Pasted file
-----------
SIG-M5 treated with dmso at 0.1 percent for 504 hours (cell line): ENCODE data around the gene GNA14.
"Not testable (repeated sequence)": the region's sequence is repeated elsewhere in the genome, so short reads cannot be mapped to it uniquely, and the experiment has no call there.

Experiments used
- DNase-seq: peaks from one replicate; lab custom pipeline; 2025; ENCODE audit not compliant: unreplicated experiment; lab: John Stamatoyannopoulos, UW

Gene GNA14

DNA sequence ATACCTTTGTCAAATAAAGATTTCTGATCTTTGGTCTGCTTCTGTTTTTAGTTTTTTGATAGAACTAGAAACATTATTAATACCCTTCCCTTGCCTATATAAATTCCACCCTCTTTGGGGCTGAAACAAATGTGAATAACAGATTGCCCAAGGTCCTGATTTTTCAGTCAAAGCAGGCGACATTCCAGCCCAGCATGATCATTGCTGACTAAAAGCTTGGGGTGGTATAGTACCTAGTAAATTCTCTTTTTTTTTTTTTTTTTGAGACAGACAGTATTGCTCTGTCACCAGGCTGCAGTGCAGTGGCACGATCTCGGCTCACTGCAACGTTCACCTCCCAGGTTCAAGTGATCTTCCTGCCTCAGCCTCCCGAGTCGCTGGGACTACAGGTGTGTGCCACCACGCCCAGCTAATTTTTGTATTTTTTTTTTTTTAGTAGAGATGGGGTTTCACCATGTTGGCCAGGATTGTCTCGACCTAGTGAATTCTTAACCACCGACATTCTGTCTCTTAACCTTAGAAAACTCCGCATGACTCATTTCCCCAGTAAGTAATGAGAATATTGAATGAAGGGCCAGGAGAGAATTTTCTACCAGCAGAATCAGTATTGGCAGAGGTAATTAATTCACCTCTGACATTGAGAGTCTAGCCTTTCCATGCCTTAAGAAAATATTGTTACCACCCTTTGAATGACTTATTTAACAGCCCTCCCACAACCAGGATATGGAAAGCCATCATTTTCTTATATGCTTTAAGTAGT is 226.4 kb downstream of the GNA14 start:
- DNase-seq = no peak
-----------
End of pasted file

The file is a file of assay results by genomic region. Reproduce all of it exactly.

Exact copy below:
SIG-M5 treated with dmso at 0.1 percent for 504 hours (cell line): ENCODE data around the gene GNA14.
"Not testable (repeated sequence)": the region's sequence is repeated elsewhere in the genome, so short reads cannot be mapped to it uniquely, and the experiment has no call there.

Experiments used
- DNase-seq: peaks from one replicate; lab custom pipeline; 2025; ENCODE audit not compliant: unreplicated experiment; lab: John Stamatoyannopoulos, UW

Gene GNA14

DNA sequence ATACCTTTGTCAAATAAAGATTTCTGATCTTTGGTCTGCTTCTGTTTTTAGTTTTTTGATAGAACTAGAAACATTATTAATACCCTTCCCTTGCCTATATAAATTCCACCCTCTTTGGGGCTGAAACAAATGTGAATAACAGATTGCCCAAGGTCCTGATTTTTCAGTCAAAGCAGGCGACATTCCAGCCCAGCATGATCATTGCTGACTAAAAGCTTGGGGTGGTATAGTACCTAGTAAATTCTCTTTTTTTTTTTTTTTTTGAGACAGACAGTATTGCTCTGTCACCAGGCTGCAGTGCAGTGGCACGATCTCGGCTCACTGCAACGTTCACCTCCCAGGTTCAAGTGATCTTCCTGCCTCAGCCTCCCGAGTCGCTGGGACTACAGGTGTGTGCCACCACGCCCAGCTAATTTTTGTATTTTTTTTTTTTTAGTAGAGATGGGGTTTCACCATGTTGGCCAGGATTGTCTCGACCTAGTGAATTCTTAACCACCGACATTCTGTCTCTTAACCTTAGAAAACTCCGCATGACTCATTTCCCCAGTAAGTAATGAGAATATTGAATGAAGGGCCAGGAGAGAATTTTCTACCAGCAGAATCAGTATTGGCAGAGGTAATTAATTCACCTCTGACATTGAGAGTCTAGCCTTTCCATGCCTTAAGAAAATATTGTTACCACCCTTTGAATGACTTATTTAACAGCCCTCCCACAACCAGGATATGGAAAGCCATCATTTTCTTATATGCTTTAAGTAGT is 226.4 kb downstream of the GNA14 start:
- DNase-seq = no peak